The results of races for the Texas House and Senate won’t change the balance of power in Austin: Republicans remain firmly in control of both chambers. But a few seats changed hands, and redistricting means that each party had a better shot at some seats than they otherwise would have. And a few races remain to be decided.
Mark Jones, a fellow in political science with the Baker Institute and a professor in the department of political science at Rice University, discussed the latest with Texas Standard. Listen to the interview above or read the transcript below.
This transcript has been edited lightly for clarity:
Texas Standard: In the Texas Senate, 18 of its 31 members are Republicans. What was at stake in yesterday’s contests?
Mark Jones: Well, in the Senate, we were looking at pretty much only one seat in play, in SD 27, because of redistricting. Republicans were certain to increase their number of seats from 18 to 19. Looks like they’re not going to get [the SD 27 seat], although there’ll be a recount. So we’re looking at another legislative session where Lt. Gov. Dan Patrick has even more support, 19-12, and he no longer has the sort of quasi disloyal Republican, at least disloyal to him – Kel Seliger is one of those Republicans [who did not seek re-election]. So I think we’re looking at a Texas Senate that is going to be even more tightly controlled by Republicans and Lt. Gov. Dan Patrick.
Let’s dig into the Senate District 27 race. It’s an open seat formerly held by conservative Democrat Eddie Lucio Jr. Republican Adam Hinojosa faced off against Democrat Morgan LaMantia here. Why was this race so important? And what do we know about results so far?
It was important because Eddie Lucio Jr., while he was a Democrat, was the most conservative Democrat in the Texas Senate. And so he often tended to vote with Lt. Gov. Patrick on many key issues, abortion being one of them. This was a race that in a normal year, a Democrat should have had a pretty easy ability to win. But because of these negative national wins, it became more competitive. And LaMantia has a .3% lead that’s a little less than 600 votes. But given the nature of electronic voting that we have, it’s unlikely to change, although we may have to wait a week or two in terms of actually formally ratifying LaMantia’s victory. Assuming she takes office, that’s probably not going to affect the balance of power because Republicans were able to get that extra Senate seat through redistricting where they redistricted Beverly Powell out of her seat up in Dallas.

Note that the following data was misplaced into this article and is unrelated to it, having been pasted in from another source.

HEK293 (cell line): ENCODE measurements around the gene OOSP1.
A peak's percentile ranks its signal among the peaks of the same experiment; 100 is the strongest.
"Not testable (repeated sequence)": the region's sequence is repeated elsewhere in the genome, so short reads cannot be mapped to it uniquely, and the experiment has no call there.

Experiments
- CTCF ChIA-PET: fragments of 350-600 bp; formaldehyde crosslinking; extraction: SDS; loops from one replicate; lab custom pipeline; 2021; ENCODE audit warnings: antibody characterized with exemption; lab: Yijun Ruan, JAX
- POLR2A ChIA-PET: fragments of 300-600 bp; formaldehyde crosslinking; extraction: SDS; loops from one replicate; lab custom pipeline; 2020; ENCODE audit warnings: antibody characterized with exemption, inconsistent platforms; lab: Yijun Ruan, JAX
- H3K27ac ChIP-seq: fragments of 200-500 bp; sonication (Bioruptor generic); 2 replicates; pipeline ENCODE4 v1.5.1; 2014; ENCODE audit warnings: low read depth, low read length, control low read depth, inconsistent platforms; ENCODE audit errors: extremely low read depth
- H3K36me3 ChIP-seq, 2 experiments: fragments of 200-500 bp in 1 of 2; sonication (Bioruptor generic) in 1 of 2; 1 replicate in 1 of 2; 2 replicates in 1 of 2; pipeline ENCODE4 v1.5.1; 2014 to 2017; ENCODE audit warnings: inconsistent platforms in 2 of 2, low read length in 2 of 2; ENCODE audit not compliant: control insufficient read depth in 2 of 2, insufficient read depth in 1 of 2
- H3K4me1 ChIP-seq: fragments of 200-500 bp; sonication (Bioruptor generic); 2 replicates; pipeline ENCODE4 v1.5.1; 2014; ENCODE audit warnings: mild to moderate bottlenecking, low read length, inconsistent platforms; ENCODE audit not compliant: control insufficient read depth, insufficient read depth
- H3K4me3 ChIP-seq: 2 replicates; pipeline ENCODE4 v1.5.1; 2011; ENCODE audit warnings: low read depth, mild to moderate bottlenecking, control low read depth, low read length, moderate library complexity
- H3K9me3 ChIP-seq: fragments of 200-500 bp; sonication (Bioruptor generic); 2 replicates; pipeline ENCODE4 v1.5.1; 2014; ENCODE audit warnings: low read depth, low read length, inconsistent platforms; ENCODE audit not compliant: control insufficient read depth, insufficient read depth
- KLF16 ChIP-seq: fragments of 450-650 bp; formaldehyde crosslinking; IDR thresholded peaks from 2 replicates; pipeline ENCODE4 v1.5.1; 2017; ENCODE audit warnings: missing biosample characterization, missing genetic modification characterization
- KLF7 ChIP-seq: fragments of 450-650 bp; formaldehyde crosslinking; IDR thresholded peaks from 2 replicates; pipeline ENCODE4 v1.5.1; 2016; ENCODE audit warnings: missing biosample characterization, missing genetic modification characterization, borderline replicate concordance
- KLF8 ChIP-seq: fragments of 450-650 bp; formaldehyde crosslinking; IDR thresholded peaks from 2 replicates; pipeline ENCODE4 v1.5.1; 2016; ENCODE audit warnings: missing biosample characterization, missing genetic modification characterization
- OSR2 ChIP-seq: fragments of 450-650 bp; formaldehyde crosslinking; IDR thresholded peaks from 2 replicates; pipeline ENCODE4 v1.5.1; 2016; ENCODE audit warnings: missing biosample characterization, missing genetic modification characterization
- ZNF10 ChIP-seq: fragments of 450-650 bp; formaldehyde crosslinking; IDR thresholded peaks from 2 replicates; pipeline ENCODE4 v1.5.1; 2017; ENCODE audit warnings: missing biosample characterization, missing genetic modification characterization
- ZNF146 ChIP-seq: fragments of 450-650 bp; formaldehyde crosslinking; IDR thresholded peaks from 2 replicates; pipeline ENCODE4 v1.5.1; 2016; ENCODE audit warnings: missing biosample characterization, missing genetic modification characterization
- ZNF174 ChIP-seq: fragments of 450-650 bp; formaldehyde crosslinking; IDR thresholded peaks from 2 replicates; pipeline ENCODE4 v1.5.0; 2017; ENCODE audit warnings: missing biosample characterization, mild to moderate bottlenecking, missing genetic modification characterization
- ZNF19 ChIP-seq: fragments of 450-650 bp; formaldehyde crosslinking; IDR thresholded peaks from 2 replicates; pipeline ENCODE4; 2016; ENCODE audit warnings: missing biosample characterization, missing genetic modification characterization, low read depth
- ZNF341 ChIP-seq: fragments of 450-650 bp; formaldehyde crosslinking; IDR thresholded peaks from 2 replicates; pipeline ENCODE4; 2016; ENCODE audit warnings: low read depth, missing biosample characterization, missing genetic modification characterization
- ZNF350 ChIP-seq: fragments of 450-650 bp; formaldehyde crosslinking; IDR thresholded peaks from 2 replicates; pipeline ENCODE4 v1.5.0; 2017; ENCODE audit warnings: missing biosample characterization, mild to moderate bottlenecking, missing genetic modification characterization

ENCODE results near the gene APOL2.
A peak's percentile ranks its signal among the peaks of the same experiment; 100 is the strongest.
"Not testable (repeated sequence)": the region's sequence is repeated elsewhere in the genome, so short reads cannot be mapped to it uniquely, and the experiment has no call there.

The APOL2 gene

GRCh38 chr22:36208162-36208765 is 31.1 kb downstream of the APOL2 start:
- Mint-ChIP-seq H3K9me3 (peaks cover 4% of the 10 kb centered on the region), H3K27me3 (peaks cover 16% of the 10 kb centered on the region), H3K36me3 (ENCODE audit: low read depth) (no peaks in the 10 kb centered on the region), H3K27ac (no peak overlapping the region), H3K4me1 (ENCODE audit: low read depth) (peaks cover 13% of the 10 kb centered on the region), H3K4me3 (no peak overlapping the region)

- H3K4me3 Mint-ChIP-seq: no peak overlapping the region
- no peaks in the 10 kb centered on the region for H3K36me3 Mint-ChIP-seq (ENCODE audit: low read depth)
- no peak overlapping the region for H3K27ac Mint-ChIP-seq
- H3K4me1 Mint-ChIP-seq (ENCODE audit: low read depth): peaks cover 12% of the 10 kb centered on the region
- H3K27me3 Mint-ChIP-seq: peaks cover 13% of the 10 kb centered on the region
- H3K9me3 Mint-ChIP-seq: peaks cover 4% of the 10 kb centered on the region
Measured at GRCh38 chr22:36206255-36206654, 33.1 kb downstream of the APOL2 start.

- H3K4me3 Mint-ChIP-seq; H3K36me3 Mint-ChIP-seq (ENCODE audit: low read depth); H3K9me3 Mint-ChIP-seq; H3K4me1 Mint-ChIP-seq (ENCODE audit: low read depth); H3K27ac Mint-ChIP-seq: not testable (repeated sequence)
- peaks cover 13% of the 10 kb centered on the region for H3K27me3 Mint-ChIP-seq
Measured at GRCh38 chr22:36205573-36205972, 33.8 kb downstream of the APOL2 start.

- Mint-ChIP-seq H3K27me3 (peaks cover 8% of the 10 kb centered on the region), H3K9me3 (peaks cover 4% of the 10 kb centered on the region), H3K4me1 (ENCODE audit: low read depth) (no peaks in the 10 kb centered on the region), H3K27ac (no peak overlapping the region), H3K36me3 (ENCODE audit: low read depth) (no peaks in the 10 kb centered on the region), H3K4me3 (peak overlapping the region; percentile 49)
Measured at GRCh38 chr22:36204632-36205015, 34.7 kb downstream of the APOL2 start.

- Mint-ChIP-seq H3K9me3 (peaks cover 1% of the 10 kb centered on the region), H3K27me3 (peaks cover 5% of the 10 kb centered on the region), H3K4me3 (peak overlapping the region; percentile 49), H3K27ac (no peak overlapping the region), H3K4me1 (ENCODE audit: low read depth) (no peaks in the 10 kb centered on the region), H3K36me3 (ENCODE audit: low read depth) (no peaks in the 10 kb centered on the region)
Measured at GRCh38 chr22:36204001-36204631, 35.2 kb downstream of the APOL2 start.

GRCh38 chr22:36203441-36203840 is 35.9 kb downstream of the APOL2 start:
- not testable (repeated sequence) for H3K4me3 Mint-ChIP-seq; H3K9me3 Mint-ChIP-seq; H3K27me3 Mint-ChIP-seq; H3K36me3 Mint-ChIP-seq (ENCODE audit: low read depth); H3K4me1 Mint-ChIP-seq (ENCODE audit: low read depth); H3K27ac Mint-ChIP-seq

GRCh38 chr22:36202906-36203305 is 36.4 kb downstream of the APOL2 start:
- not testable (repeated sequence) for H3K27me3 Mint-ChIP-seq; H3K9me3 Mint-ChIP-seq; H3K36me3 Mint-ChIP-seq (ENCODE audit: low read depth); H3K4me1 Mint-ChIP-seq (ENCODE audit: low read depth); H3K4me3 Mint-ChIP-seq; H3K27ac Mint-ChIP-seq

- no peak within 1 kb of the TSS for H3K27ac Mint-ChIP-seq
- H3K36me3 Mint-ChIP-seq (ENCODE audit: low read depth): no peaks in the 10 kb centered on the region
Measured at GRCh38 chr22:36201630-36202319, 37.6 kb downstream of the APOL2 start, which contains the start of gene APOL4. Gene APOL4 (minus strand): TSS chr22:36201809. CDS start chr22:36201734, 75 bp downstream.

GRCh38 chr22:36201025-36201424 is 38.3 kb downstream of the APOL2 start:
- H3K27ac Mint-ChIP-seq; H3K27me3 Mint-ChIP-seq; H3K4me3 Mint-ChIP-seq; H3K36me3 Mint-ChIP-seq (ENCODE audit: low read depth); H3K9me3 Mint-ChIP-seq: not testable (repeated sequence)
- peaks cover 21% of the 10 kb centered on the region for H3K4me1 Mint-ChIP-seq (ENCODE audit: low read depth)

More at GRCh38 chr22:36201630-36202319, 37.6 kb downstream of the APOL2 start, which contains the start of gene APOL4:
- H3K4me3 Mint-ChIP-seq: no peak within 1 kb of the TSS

» TEXAS ELECTION 2022: See election results for statewide and congressional races
In the Texas House, only a handful of seats were really competitive this year. Let’s talk about House District 118, where John Lujan was running to keep a seat he just won in a special election. He was the only Republican state House member in any real danger. And it looks as though he has won in a very close race.
Right. John Lujan won in a special election, and he’s defeated Frank Ramirez by 4%. And that was important for Republicans. In the redistricting cycle, Republicans went into it knowing they weren’t going to be able to increase their share too much from 85 seats. But they wanted to make sure they protected incumbents like Lujan, and they did so.
Well, in Collin County, Democrat Mihaela Plesa has declared victory in her race for the open [District] 70 seat formerly held by Republican Scott Sanford, who did not seek reelection. Is this an upset victory for Democrats?
No, that was one of the districts that was going to be a toss-up with Plesa versus Jamee Jolly. It was slightly designed to favor Democrats, and Democrats were able to take control of it. Overall, though, that was a seat I think we expected to go Democratic.
Some of the other House races you were watching are clustered in South Texas, with Democratic incumbents defending their seats, and a few open seats, too. What did we see in South Texas yesterday? And does it mirror what happened in the big congressional races there with Republicans gaining some strength in this traditionally Democratic part of the state?
Well, by and large, the Democratic incumbents – people like Oscar Longoria in Mission, Bobby Guerra in Mission, Eddie Morales Jr. in Eagle Pass and Abel Herrero in Corpus Christi – all won, and won by decent margins. So overall, Republicans made some inroads. They won House District 37 down in Hargrave, and that’s Hidalgo County where Janie Lopez defeated Luis Villarreal. But overall, Democrats held their own in South Texas, just as they did in the congressional races, holding on to Congressional District 28 with Henry Cuellar and 34 with Vicente Gonzalez and only losing District 15 where Monica De La Cruz defeated Michelle Vallejo in a district that was designed to be favorable for Republicans in a good GOP year.